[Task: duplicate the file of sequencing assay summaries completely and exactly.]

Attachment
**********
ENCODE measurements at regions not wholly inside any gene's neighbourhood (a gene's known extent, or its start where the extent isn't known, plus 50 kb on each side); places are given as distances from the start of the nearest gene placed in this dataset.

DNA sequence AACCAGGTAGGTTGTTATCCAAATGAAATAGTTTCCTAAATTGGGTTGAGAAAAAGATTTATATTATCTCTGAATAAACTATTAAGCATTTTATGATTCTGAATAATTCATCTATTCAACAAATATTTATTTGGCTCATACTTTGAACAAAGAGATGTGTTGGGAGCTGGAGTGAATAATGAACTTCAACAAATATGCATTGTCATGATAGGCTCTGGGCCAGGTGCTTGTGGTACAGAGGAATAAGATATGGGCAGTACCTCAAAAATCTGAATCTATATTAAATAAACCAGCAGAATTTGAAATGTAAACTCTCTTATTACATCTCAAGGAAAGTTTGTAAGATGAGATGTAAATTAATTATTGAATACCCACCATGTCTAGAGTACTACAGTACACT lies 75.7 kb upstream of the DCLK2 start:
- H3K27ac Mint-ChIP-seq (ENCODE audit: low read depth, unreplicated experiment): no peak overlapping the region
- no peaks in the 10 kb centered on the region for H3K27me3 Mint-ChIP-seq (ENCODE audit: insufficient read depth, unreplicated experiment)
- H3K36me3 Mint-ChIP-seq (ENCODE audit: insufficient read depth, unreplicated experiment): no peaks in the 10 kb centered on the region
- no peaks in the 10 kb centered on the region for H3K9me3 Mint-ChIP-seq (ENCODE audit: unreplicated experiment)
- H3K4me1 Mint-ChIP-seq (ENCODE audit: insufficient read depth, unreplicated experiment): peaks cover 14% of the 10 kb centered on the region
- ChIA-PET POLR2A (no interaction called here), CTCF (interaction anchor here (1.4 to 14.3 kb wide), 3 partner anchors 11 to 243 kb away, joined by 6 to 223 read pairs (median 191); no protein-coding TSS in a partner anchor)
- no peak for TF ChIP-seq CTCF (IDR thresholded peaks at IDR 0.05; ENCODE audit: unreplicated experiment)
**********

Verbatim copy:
ENCODE measurements at regions not wholly inside any gene's neighbourhood (a gene's known extent, or its start where the extent isn't known, plus 50 kb on each side); places are given as distances from the start of the nearest gene placed in this dataset.

DNA sequence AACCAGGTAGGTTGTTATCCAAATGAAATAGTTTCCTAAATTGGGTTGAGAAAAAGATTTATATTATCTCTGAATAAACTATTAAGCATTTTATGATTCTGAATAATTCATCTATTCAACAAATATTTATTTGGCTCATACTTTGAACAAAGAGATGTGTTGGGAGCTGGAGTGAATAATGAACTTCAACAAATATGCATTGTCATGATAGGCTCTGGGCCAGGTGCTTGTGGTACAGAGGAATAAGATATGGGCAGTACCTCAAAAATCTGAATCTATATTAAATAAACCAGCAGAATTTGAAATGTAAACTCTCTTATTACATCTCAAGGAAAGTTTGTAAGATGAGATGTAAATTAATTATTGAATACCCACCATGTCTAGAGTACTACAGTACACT lies 75.7 kb upstream of the DCLK2 start:
- H3K27ac Mint-ChIP-seq (ENCODE audit: low read depth, unreplicated experiment): no peak overlapping the region
- no peaks in the 10 kb centered on the region for H3K27me3 Mint-ChIP-seq (ENCODE audit: insufficient read depth, unreplicated experiment)
- H3K36me3 Mint-ChIP-seq (ENCODE audit: insufficient read depth, unreplicated experiment): no peaks in the 10 kb centered on the region
- no peaks in the 10 kb centered on the region for H3K9me3 Mint-ChIP-seq (ENCODE audit: unreplicated experiment)
- H3K4me1 Mint-ChIP-seq (ENCODE audit: insufficient read depth, unreplicated experiment): peaks cover 14% of the 10 kb centered on the region
- ChIA-PET POLR2A (no interaction called here), CTCF (interaction anchor here (1.4 to 14.3 kb wide), 3 partner anchors 11 to 243 kb away, joined by 6 to 223 read pairs (median 191); no protein-coding TSS in a partner anchor)
- no peak for TF ChIP-seq CTCF (IDR thresholded peaks at IDR 0.05; ENCODE audit: unreplicated experiment)